Without a Hero

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T.C. Boyle was first feted as a master of the short story for his critically acclaimed Greasy Lake. With these stories applauded by People magazine as "wickedly comical," he displays once again a virtuosity and versatility rare in literary America today. Without a Hero zooms in on American phenomena such as a center for the treatment of acquisitive disorders; a couple in search of the last toads on earth; and a real estate wonder boy on a dude safari near convenient Bakerfield, California.

Sharp, guileful, and malevolently funny, Boyle's stories are "more than funny, better than wicked," says The Philadelphia Inquirer. "They make you cringe with their clarity."

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Additional Information

Publisher
Penguin
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Published on
May 1, 1995
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Pages
256
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ISBN
9781101651575
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Features
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Language
English
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Genres
Fiction / Literary
Fiction / Short Stories (single author)
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Content Protection
This content is DRM protected.
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Eligible for Family Library

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When Asa Holbrook Staggs stepped into the cold-water spring that would later bear his name, he was drunk. The date was November 18, 1914. He pulled himself from the water, sober, cold and converted to a new life in the Lord. And thus began the legend of Asa¿s Spring, a pool indiscriminately dispensing favoritism to those who believed (or wondered about) the curative power of its water. These are stories of people born in Cuttercane, Georgia, the place of Asa¿s Spring, and who earned minor celebrity from the townsfolk¿s highest praise: ¿He (she) is something else, ain¿t he (she)?¿ The ¿something else¿ is what a Southerner might call a catchall phrase, for it can apply to saint and sinner alike. It means exactly what it implies: the person referenced has made a name for him (her) self in some manner ¿ Asa, the drunk, becoming a war hero; the reigning heavyweight lard watermelon champion and Indian terror, Newell Proudfoot, in a grudge match against the Prichard twins; Felton Eugene Weaver¿s rise from whiskey runner to Hollywood movie fame; Elmo Parker and Monroe Dawson in a showdown baseball game between the Claybank Textile Tigers and the Jefferson Bluejays; and, last, the stunning Mattie Mae Blair¿s career as the strip-tease artist, Princess Salome. Written in the edged-in-humor style of caricature, these stories are shared daily in cafes and other gathering spots in rural communities in the South. It is a practice embedded in the culture, and all it takes for a casual mention to become a tall tale is one storyteller trying to outdo another. If you find yourself in the company of such men and women, pause nearby and eavesdrop. When the snickering turns into a cackle, you will know that someone has been elevated to being ¿something else.¿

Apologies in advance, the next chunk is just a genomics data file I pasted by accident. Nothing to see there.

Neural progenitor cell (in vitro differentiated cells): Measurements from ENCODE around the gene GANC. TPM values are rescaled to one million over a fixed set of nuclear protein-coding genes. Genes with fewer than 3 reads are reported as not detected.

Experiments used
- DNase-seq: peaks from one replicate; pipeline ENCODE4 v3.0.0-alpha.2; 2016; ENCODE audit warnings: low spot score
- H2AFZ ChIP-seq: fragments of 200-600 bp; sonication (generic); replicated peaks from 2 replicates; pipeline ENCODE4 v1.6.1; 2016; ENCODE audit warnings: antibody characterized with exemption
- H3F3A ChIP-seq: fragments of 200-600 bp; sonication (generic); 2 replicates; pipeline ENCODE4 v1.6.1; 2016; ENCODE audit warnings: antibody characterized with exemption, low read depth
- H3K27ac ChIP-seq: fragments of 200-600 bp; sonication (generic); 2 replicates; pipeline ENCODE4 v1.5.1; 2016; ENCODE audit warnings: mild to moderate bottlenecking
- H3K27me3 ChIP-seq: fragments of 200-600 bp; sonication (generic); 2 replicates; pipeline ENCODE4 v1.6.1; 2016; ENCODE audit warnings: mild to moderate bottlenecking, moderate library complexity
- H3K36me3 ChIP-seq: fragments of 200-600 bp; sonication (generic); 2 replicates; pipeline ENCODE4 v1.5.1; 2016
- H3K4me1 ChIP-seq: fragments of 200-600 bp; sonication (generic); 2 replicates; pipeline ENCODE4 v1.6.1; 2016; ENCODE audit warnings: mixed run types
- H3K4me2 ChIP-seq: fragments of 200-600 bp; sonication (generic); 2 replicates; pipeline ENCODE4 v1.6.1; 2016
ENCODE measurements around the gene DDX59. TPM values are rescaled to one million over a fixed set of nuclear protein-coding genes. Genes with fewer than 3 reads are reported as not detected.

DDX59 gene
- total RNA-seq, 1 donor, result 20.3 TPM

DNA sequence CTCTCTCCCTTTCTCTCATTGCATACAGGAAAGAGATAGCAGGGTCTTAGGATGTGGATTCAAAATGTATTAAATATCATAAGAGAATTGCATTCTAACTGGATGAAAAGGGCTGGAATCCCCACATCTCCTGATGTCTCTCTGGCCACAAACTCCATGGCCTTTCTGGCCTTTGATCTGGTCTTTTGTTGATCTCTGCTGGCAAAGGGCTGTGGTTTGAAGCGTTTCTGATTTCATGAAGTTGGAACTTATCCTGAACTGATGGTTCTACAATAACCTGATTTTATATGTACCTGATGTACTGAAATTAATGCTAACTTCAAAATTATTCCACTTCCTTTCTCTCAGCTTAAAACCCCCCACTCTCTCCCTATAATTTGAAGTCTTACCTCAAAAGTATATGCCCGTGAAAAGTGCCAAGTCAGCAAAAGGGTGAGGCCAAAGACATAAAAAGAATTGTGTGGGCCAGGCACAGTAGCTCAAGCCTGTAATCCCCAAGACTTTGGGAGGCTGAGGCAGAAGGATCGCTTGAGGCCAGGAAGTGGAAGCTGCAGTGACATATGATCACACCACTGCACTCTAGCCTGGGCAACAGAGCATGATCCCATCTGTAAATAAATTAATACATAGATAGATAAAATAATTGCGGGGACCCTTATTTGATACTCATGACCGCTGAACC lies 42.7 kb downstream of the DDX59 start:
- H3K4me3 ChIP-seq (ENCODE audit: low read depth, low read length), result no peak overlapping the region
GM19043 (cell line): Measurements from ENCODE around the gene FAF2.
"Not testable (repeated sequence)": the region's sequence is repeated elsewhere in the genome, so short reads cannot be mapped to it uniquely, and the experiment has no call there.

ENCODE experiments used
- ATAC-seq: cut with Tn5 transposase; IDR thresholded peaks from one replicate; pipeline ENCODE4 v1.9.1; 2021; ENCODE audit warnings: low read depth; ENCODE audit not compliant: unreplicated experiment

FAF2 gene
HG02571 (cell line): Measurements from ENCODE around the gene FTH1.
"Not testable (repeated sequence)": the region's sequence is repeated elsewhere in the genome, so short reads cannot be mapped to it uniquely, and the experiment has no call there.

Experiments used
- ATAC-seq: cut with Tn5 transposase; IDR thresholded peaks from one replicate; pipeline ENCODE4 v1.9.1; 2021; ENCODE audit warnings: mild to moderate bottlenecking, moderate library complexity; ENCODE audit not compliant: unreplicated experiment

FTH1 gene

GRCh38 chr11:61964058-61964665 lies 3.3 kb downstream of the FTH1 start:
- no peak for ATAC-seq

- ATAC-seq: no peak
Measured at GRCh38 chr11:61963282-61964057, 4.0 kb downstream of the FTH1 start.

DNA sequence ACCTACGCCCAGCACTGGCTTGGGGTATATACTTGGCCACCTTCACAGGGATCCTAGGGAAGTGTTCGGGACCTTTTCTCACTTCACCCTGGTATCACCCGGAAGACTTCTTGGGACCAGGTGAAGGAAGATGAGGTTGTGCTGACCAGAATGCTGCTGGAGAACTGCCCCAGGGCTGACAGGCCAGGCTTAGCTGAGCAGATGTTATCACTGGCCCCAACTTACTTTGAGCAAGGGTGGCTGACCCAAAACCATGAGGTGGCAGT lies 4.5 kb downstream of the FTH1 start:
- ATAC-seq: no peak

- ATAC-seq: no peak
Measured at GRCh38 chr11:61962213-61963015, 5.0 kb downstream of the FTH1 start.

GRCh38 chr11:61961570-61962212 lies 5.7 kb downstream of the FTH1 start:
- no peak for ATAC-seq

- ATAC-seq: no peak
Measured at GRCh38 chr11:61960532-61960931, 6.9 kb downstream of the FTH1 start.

NEW YORK TIMES BESTSELLER • Taking place nearly a century before the events of A Game of Thrones, A Knight of the Seven Kingdoms compiles the first three official prequel novellas to George R. R. Martin’s ongoing masterwork, A Song of Ice and Fire.
 
NAMED ONE OF THE BEST BOOKS OF THE YEAR BY LOS ANGELES TIMES AND BUZZFEED
 
These never-before-collected adventures recount an age when the Targaryen line still holds the Iron Throne, and the memory of the last dragon has not yet passed from living consciousness. Before Tyrion Lannister and Podrick Payne, there was Dunk and Egg. A young, naïve but ultimately courageous hedge knight, Ser Duncan the Tall towers above his rivals—in stature if not experience. Tagging along is his diminutive squire, a boy called Egg—whose true name is hidden from all he and Dunk encounter. Though more improbable heroes may not be found in all of Westeros, great destinies lay ahead for these two . . . as do powerful foes, royal intrigue, and outrageous exploits.
 
Featuring more than 160 all-new illustrations by Gary Gianni, A Knight of the Seven Kingdoms is a must-have collection that proves chivalry isn’t dead—yet.

Praise for A Knight of the Seven Kingdoms

“Readers who already love Martin and his ability to bring visceral human drama out of any story will be thrilled to find this trilogy brought together and injected with extra life.”—Booklist

“The real reason to check out this collection is that it’s simply great storytelling. Martin crafts a living, breathing world in a way few authors can. . . . [Gianni’s illustrations] really bring the events of the novellas to life in beautiful fashion.”—Tech Times

“Stirring . . . As Tolkien has his Silmarillion, so [George R. R.] Martin has this trilogy of foundational tales. They succeed on their own, but in addition, they succeed in making fans want more.”—Kirkus Reviews (starred review)

“Pure fantasy adventure, with two of the most likable protagonists George R. R. Martin has ever penned.”—Bustle

“A must-read for Martin’s legion of fans . . . a rousing prelude to [his] bestselling Song of Ice and Fire saga . . . rich in human drama and the colorful worldbuilding that distinguishes other books in the series.”—Publishers Weekly
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